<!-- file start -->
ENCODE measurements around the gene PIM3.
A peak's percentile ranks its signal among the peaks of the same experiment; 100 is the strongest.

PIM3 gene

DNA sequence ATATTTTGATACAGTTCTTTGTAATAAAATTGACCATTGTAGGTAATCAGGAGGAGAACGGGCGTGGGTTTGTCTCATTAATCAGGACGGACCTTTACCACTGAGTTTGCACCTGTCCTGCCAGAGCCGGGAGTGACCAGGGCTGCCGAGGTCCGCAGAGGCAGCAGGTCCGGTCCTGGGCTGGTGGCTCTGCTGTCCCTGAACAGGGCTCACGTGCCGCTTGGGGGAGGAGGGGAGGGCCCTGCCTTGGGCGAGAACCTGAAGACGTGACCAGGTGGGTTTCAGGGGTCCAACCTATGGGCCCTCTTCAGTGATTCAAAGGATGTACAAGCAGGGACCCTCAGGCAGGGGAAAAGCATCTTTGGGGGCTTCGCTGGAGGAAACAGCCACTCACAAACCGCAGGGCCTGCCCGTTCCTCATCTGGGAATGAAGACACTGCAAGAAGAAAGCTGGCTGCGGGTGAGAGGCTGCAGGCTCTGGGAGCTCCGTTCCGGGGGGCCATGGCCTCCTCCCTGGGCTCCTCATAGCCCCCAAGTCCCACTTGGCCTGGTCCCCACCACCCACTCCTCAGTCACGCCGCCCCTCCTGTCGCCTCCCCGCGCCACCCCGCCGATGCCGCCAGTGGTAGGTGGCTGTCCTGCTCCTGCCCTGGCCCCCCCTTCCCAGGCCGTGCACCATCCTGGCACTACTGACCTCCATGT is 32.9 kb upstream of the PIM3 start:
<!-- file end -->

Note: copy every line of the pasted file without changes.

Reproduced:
ENCODE measurements around the gene PIM3.
A peak's percentile ranks its signal among the peaks of the same experiment; 100 is the strongest.

PIM3 gene

DNA sequence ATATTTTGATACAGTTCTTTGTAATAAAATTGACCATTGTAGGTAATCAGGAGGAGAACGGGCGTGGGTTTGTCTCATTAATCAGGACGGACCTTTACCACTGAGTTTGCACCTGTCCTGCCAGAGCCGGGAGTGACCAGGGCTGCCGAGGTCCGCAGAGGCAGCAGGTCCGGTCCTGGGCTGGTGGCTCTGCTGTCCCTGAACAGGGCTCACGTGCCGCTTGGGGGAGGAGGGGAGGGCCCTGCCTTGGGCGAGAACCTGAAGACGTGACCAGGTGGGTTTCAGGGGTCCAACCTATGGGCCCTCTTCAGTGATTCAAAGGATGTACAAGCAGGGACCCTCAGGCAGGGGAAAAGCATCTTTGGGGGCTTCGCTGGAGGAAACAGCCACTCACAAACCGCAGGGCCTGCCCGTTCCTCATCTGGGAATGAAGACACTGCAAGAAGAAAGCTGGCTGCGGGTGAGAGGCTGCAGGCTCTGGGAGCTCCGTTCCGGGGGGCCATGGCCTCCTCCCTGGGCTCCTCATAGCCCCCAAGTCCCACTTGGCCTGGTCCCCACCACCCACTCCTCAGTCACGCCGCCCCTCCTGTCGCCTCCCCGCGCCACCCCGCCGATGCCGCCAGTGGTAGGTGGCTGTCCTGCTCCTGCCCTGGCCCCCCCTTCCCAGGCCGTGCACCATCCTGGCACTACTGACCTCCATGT is 32.9 kb upstream of the PIM3 start: